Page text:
A powerful and provocative collection of fifty free-verse poems juxtaposing fairy tales with the life of a modern teenage girl. Inspired by the stories we grow up on, but presented with the piercing truth of Laurie Halse Anderson and Ellen Hopkins, this is a book for every young woman. Includes evocative black-and-white photographs throughout.
“Simply phenomenal. Heppermann’s honest voice grabs the reader with urgency. This collection is a champion for teens and adults who see our world as an advertisement for perfection that doesn’t exist. Readers will want to read these poems aloud over and over again.”—A. S. King, Printz Honor author of Reality Boy and Ask the Passengers
Every little girl goes through her princess phase, whether she wants to be Snow White or Cinderella, Belle or Ariel. But then we grow up. And life is not a fairy tale. Cruelties come not just from wicked stepmothers, but from ourselves. There are expectations, pressures, judgment, and criticism. Self-doubt and self-esteem. But there are also friends, and sisters, and a whole hell of a lot of power, there for the taking. In fifty free-verse poems, Christine Heppermann confronts society head-on. Using fairy tale characters and tropes, Poisoned Apples explores how girls are taught to think about themselves, their bodies, their friends. The poems range from contemporary retellings to first-person accounts set within the original tales, and from deadly funny to deadly serious. Complemented throughout with black-and-white photographs from up-and-coming photographers, this is a stunning and sophisticated book to be treasured, shared, and paged through again and again.
Ok….here’s the thing: I really wanted to like this book. However, the description and the cover led me to believe that it was going to be poetry about fairy tales. I guess, in a way, someone might be able to see the relationship between the poems, pictures, and fairy tales. I, however, did not. I don’t understand why this is being called a fairy tale retelling. This is definitely more of a contemporary, feminist poetry book. So, I definitely feel a little cheated and lied to.
Another thing I don’t understand is why this book is going to be released in hardback for almost $20. This book is only 128 pages, and I read half of the book in 30 minutes. Maybe I’m missing something? I definitely don’t understand what’s going on with this book.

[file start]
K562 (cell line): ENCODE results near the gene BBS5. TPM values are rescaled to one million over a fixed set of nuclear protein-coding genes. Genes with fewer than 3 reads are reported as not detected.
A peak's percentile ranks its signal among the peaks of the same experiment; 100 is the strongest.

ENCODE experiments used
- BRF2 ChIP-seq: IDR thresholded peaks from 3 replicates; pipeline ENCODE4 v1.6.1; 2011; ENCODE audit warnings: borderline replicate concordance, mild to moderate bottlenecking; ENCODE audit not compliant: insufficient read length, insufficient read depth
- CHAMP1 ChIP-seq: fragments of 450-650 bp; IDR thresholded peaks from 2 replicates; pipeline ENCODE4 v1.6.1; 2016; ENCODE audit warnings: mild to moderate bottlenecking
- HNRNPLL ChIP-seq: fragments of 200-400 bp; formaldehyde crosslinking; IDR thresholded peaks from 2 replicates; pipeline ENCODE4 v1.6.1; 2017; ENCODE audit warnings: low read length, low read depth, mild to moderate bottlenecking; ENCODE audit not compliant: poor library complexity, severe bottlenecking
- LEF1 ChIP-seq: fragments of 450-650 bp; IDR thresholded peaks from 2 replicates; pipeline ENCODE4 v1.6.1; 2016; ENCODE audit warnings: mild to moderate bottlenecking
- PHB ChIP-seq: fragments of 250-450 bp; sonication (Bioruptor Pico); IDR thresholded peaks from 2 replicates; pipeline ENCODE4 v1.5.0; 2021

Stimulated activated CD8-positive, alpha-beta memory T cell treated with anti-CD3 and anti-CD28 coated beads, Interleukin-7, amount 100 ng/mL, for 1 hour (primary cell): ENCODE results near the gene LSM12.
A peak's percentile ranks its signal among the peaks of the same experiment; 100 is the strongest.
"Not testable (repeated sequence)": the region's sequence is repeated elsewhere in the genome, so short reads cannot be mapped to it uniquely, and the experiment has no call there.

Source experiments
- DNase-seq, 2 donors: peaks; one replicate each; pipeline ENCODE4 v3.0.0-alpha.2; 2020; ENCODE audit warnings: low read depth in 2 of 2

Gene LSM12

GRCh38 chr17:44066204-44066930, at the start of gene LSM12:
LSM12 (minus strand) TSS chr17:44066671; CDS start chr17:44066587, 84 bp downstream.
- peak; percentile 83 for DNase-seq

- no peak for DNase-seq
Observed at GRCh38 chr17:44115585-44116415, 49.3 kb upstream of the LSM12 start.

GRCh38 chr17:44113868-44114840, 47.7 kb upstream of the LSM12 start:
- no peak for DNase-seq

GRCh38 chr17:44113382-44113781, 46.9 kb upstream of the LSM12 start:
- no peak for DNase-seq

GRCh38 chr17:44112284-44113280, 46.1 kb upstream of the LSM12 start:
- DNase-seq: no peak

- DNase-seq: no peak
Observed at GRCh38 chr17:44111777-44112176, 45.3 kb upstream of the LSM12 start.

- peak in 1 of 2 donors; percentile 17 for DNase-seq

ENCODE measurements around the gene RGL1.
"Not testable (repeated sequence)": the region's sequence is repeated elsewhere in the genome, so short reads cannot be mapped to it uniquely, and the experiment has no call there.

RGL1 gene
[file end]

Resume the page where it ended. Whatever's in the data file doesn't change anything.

The poetry itself didn’t blow my mind. I didn’t feel the feels or cry the tears. I didn’t feel much of anything. To be fair, I’m not the biggest fan of poetry. However, I do appreciate Ellen Hopkins’ work, and the poetry in this book came nowhere close to that level. I appreciated the fact that the poetry took on a feminist approach and detailed the struggles of females. On the negative side of that, though, I feel that women were almost made out to be victims. Another thing, too, is that this book is pretty much about the females. I’m not saying that men won’t read and appreciate the book, but I didn’t like how it significantly leaned toward one specific gender.
I read an EARC of this on my Nook, so the picture quality is hard for me to judge. Some of the pictures didn’t come in very clearly and some weren’t even there yet. That’s going to be very different in the finished copy of the book. The pictures that came in clearly, I found very confusing and sloppy. It almost seemed like pictures just thrown in for a classroom assignment. I need to stress that I’m not a fan of poetry and art. There are going to be people who really appreciate those aspects of this book.
Overall, I wasn’t a fan. I DNFd it half way through the book. I was really annoyed that I could have finished the whole thing in probably under and hour, and I was especially annoyed that I didn’t get to read about what I expected to read. Originally, I was very excited to read a fairy tale poetry book. I’m sorry, but these were not fairy tales. I’m just a little confused by the whole thing.
Publication Date: September 23rd 2014
Publisher: Greenwillow Books